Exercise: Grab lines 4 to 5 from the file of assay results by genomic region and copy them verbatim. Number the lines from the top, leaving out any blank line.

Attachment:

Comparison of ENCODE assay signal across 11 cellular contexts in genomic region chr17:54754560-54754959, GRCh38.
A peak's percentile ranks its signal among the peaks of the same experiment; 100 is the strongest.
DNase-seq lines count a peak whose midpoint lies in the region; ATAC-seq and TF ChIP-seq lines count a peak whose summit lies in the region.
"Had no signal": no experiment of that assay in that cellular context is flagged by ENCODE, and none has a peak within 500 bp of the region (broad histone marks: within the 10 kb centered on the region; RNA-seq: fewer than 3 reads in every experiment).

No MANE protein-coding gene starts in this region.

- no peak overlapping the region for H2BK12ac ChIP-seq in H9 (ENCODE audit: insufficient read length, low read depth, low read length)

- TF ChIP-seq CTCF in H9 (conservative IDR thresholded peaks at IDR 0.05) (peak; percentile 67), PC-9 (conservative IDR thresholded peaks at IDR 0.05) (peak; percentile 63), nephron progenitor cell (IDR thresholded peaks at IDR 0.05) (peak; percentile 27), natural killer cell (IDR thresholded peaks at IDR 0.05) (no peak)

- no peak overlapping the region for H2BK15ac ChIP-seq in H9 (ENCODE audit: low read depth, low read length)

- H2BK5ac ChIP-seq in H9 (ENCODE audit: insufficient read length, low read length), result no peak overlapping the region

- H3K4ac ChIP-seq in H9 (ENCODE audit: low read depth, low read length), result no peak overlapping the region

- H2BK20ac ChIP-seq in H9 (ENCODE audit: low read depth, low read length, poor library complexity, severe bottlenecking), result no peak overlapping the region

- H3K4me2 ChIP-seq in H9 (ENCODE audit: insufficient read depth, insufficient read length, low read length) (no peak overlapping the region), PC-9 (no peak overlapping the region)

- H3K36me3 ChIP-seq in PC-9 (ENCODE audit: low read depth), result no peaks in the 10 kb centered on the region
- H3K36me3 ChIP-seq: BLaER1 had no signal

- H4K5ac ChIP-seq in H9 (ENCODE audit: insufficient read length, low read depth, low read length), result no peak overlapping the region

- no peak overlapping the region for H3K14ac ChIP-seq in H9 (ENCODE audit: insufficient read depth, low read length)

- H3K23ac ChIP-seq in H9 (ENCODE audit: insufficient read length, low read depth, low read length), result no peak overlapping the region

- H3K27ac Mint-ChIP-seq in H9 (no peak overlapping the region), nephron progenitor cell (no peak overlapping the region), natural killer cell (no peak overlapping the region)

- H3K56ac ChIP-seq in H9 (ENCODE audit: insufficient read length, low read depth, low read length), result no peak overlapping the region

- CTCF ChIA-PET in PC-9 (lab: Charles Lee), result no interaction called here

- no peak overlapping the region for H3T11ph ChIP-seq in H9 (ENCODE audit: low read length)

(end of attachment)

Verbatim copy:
"Had no signal": no experiment of that assay in that cellular context is flagged by ENCODE, and none has a peak within 500 bp of the region (broad histone marks: within the 10 kb centered on the region; RNA-seq: fewer than 3 reads in every experiment).

No MANE protein-coding gene starts in this region.